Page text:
So where it is going to -- where the rubber hits the road is when we can say, look, the $30 billion in discretionary savings what savings are those? If they can get down to the fact that they will sit around the table and actually discuss these things, it's not going to end up the way it looks on the screen, it's not going to end up going ahead without tax increases for the rich.
That's for all intents and purposes a done deal at this point. There may be some basis for a framework for discussions. At least they're having -- at least they have got two proposals on the table, Brooke.
BALDWIN: That is the silver lining, I suppose. You make a great point. You don't just walk up to bat, right, ready to give your best possible proposals.
So one side is here, one side is here and hopefully they inch toward the middle. Ali Velshi, thank you very much. Appreciate it.
VELSHI: See you in a few minutes.
BALDWIN: Tens of millions of that dollars poured into Chicago communities specifically to reduce crime as part of this program launched by the state's governor here. So why are the murders on the rise? What happened to those millions of dollars? That is where we sent Drew Griffin, sent him to Chicago on a number of trips here. He's got the troubling findings from a four-month-long investigation. That's next.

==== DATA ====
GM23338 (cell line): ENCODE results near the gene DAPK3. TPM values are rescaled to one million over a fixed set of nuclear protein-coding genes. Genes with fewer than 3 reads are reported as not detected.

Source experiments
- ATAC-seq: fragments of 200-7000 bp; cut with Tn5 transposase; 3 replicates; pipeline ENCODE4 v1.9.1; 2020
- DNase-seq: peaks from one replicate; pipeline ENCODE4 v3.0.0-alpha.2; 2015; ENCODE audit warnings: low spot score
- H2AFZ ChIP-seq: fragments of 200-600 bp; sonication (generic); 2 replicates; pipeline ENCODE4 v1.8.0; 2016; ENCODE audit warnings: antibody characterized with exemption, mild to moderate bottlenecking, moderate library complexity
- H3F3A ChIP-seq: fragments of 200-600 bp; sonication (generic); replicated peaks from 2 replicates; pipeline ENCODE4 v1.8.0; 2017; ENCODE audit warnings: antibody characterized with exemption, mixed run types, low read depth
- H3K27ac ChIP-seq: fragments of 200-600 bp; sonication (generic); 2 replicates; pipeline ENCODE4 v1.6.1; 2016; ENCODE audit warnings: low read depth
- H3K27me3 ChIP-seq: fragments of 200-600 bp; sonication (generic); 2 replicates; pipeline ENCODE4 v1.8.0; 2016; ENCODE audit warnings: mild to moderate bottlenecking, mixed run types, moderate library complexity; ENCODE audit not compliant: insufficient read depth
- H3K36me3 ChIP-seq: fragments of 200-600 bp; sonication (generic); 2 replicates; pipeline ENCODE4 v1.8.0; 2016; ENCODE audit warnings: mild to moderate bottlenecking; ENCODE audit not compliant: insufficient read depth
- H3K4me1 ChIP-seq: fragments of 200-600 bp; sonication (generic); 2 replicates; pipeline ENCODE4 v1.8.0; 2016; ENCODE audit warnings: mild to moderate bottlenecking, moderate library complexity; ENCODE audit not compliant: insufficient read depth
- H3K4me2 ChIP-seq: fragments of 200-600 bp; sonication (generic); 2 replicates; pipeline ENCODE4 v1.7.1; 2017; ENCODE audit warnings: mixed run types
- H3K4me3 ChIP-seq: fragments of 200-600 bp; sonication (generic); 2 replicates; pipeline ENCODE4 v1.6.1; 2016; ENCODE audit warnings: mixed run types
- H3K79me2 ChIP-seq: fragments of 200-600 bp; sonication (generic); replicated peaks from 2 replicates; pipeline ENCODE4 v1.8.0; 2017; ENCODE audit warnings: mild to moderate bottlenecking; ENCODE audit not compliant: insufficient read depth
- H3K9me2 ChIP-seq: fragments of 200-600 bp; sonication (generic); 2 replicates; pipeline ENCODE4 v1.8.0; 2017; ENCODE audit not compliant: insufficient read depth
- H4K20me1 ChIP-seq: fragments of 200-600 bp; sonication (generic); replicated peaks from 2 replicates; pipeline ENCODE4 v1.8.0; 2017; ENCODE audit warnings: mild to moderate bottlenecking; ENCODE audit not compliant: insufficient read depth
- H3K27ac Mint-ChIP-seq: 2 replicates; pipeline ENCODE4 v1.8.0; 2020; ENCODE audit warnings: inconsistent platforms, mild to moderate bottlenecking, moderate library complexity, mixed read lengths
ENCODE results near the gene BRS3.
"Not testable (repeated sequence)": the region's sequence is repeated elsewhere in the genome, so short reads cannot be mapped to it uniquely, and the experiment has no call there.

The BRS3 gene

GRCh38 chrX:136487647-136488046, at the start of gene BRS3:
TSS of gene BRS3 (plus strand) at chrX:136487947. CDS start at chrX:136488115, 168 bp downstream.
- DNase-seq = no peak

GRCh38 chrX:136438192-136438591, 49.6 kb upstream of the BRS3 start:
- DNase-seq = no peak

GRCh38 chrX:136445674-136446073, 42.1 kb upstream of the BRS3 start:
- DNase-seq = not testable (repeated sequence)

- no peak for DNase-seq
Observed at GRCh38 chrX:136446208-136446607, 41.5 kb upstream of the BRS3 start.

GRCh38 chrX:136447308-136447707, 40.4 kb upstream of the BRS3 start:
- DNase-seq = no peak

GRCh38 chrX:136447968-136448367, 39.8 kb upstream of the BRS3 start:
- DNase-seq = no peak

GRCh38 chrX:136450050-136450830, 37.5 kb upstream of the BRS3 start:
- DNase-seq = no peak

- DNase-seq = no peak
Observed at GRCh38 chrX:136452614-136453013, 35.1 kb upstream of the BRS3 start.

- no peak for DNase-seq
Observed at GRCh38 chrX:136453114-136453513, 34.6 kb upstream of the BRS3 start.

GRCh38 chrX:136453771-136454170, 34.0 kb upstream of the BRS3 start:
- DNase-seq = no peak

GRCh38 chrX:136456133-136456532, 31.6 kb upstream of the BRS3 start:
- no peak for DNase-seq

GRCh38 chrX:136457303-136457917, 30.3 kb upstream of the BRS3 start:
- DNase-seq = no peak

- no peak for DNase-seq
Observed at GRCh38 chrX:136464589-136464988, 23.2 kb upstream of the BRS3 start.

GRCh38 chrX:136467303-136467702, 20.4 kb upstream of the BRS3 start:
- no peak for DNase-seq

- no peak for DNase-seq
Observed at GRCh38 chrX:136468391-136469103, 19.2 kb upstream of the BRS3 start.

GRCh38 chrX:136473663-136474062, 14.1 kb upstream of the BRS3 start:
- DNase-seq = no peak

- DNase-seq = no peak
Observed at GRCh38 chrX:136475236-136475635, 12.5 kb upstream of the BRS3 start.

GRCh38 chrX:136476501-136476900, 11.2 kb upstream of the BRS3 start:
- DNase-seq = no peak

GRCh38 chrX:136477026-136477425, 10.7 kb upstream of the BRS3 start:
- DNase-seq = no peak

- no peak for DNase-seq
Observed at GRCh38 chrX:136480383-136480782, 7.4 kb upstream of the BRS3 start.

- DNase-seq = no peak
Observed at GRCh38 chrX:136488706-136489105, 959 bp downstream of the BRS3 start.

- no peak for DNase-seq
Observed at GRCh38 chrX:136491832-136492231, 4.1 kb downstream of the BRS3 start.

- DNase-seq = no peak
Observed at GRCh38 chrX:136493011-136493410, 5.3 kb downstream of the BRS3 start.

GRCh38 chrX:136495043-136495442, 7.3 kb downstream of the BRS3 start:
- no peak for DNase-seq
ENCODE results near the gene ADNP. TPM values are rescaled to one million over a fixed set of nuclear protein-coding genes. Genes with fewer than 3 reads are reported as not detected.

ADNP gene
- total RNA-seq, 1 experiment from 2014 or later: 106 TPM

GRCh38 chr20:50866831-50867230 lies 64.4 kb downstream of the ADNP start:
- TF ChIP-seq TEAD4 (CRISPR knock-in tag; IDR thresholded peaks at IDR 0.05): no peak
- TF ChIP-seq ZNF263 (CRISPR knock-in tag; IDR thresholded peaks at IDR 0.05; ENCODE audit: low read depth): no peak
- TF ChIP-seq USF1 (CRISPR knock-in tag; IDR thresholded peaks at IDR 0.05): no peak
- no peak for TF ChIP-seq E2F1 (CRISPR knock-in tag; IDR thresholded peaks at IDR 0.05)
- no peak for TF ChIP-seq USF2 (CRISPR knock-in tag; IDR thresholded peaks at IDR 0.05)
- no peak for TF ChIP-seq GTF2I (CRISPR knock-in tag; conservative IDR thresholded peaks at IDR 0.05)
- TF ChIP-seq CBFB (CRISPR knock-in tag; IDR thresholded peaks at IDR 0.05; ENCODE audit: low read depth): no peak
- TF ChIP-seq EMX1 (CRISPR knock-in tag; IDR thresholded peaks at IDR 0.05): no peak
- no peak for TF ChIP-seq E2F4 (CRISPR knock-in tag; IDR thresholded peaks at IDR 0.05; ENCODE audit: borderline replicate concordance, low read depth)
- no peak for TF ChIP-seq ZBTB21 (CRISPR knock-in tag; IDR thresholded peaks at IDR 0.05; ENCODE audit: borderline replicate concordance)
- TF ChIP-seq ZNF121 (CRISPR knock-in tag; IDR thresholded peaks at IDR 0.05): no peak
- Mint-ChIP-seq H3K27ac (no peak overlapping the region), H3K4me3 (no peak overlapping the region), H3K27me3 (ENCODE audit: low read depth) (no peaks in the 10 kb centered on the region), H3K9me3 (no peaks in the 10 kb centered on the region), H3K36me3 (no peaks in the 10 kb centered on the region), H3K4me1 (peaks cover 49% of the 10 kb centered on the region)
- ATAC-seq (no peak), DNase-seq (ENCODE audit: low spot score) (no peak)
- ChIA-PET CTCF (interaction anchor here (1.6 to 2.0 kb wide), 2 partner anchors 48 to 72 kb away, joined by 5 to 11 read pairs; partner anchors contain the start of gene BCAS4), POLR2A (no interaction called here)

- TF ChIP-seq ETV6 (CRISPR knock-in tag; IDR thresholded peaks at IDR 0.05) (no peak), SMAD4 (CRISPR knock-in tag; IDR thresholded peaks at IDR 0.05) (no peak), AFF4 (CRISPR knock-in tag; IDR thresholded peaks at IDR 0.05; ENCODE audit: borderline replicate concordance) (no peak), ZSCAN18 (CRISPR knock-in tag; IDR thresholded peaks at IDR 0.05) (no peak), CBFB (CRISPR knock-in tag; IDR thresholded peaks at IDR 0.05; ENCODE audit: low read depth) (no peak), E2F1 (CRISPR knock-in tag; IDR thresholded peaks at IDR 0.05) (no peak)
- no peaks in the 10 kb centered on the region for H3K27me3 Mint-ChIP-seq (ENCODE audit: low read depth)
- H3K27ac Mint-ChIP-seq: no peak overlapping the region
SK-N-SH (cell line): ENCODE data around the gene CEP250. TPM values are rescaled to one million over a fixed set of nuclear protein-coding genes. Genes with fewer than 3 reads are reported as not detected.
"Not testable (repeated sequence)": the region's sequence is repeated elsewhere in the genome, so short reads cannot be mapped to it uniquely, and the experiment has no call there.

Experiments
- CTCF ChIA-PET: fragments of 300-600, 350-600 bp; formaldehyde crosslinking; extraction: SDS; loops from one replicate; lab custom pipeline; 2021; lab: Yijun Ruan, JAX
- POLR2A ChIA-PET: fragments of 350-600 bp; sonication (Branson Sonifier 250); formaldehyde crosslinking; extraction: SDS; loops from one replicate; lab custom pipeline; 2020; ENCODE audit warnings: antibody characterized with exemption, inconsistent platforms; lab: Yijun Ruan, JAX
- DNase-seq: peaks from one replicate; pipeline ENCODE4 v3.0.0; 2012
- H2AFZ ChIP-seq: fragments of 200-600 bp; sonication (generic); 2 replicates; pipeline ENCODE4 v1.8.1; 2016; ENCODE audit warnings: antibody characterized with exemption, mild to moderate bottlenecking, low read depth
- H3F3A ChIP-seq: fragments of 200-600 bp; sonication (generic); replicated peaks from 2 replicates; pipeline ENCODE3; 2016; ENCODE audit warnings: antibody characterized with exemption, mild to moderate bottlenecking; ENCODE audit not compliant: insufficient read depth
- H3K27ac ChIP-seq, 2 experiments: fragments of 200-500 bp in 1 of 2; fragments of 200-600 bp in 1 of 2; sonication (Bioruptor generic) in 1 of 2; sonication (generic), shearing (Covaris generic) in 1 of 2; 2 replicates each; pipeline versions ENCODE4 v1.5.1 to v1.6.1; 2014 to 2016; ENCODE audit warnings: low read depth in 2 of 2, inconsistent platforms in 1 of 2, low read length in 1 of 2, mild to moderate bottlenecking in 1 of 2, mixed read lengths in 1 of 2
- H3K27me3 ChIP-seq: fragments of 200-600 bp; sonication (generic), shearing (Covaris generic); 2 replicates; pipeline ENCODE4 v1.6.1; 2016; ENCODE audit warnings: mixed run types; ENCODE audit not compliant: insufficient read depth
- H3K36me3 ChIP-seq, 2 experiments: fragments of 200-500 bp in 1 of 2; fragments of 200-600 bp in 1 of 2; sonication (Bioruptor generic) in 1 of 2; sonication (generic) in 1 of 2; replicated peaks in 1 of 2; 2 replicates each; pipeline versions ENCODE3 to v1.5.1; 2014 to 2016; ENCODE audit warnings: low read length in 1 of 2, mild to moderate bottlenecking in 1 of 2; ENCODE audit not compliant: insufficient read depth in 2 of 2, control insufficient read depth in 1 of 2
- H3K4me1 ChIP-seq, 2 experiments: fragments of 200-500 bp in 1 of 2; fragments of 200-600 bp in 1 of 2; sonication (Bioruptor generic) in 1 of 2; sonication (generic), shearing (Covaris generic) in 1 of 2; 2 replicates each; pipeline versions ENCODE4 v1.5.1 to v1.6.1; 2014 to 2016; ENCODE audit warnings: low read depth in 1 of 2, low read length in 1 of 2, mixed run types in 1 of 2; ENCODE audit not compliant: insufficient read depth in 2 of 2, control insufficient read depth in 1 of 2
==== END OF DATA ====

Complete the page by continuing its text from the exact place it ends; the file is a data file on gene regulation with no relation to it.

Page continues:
BALDWIN: Eight more people were killed in Chicago just over this past weekend, bringing the total number of murders there this year to 484. That is more than the number of coalition troops killed while serving in Afghanistan during the exact same period.
Chicago is in a very real sense a war zone. Two years ago, the governor there, Governor Pat Quinn, launched this ambition anti- violence program. He called it the Neighborhood Recovery Initiative. On paper, sounded like a great idea.
But a CNN investigation has found serious questions about whether this was about crime prevention or politics.
Here is CNN investigative correspondent Drew Griffin.
GRIFFIN: Hello? Hello? Anybody here?
(voice-over): This is one of the community organizing groups hired to help reduce violence in Chicago, part of a $54.5 million initiative, Governor Pat Quinn's Neighborhood Recovery Initiative, or NRI, rolled out just before his contentious 2010 election.
This group, called the Woodlawn Organization, got $1.2 million.
(on camera): So this is all that's left of the Woodlawn Organization. We walked through a front door that was wide open. You can see the equipment is here. This was defunded by the program because they couldn't figure out what they had done